The lesson here? Expect the unexpected. Don’t anticipate playing time unless you’re up amongst the league leaders in something. None of these Mariners are. This franchise has not won anything worth remembering outside of Seattle since its inception. Therefore, there is nobody on this team that is big enough in the grand scheme of things to avoid what players on winning teams go through.
Wedge has done his part in trying to keep the expectation levels reasonable. He has tried to maintain certain platoons, allowing players to mentally gear up to play on specific nights. But that goodwill from the manager has to be returned. Yeah, the M’s are far more likely to win something this year with Cust hitting home runs and Ichiro and Figgins getting on base ahead of him. The object here should be to get those guys to produce, not run them out of town. But the producing has to start at some point. We’re almost 2 1/2 months into the season. It’s time for certain players to get this show on the road.
Or else? Well, we’re now seeing the “or else” part.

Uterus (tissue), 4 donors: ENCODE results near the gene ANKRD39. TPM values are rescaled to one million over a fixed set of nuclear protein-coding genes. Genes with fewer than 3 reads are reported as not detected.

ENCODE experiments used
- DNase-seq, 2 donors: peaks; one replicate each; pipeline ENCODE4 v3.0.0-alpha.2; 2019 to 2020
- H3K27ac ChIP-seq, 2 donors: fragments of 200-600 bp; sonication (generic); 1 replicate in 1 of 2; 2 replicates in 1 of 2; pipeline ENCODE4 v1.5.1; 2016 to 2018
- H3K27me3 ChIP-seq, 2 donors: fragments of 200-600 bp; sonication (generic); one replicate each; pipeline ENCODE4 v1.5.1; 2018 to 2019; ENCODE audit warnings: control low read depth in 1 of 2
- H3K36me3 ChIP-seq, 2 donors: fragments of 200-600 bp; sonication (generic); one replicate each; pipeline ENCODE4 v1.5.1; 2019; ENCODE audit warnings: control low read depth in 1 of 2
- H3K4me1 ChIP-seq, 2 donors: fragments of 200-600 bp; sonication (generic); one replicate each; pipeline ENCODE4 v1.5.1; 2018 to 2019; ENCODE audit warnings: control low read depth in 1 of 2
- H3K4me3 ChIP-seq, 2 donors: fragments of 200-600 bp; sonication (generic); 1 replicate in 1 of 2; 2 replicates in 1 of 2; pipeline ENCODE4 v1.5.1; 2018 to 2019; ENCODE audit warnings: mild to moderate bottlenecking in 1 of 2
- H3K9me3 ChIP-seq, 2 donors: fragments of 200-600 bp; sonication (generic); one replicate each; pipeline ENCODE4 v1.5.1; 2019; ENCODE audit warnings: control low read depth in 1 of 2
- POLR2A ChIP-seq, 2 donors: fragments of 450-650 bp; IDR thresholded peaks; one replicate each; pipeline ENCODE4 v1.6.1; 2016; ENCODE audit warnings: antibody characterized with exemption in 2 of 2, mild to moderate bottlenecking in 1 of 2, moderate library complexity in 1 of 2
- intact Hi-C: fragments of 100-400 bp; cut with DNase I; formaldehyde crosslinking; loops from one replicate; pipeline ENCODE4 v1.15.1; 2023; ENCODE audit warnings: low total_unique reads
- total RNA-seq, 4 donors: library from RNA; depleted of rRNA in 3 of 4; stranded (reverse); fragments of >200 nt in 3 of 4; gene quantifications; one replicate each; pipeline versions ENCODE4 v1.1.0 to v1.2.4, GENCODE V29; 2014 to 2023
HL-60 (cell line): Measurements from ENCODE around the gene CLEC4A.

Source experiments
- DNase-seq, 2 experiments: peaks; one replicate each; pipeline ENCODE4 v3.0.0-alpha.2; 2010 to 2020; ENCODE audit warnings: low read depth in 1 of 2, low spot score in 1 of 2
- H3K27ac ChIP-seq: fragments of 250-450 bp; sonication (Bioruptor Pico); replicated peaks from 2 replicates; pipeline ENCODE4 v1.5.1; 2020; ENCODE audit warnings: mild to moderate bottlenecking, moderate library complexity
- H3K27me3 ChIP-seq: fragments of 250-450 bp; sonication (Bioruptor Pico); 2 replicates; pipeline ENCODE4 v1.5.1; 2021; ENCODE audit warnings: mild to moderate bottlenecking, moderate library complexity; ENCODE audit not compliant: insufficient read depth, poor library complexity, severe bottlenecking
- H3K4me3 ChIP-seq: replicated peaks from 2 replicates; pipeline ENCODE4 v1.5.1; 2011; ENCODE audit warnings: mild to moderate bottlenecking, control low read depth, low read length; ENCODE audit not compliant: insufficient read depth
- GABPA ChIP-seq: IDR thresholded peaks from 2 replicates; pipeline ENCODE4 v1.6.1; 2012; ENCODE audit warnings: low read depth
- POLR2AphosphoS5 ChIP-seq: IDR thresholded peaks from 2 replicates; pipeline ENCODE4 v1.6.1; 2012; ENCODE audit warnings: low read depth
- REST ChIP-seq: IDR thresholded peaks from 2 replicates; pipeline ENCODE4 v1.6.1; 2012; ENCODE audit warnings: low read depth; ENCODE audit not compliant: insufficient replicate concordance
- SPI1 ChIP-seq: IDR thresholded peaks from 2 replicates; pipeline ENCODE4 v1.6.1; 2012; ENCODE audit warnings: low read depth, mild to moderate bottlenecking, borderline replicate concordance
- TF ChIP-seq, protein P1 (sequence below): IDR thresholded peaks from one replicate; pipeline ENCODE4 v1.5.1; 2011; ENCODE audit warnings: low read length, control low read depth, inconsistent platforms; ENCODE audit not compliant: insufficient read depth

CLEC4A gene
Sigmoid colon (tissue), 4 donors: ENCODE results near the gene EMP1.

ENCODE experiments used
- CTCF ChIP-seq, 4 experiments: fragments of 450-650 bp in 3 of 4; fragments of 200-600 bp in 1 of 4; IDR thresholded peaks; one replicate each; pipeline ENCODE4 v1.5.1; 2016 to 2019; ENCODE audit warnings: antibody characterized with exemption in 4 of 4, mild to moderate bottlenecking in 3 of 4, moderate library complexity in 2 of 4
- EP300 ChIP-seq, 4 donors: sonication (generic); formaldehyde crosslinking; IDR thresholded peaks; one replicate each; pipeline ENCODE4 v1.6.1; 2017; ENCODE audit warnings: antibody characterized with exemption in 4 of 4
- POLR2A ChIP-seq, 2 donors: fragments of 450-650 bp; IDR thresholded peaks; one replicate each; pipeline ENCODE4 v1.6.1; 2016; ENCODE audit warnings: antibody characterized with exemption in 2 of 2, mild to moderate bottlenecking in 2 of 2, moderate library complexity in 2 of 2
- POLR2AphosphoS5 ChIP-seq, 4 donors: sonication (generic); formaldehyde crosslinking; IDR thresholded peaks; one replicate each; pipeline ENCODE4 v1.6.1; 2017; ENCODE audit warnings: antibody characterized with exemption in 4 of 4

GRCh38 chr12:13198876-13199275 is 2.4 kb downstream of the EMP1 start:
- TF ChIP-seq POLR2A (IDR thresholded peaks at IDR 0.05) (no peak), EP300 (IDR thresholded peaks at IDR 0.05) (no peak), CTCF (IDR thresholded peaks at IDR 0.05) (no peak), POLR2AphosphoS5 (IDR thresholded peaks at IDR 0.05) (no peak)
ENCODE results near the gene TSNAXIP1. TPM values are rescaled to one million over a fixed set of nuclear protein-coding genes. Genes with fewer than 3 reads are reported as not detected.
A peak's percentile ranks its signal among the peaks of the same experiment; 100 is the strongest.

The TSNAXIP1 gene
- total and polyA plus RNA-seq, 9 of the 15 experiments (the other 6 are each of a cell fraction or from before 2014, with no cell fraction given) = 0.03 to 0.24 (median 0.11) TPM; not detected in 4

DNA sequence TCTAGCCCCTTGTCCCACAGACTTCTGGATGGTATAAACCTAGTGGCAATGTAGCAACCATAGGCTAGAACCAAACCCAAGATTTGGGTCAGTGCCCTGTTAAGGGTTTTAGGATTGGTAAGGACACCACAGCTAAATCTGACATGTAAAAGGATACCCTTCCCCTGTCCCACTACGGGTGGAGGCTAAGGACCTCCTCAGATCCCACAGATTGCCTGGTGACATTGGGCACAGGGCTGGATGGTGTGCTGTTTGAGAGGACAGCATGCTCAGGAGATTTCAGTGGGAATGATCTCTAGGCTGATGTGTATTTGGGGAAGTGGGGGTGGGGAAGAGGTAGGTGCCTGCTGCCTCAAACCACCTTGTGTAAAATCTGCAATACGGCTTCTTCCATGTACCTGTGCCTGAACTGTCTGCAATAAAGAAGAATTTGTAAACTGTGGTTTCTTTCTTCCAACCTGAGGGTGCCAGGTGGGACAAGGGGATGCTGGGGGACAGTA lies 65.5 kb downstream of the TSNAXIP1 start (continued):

Jorge Posada has enough World Series rings for an entire hand. More than the entire Mariners roster put together. And when Posada wasn’t getting it done, he got dropped down in the lineup by his old catching mate, Joe Girardi. And when Posada griped and pouted, he was shown who runs that team.
That’s what winning teams do.
The Mariners are not a winning team. They are not a winning franchise anybody cares about in an historical context outside the Pacific Northwest.
And changing that is something Wedge and those who hired him want to do. They need to do it because the fans are telling them “enough” with all the empty seats that keep turning out for games.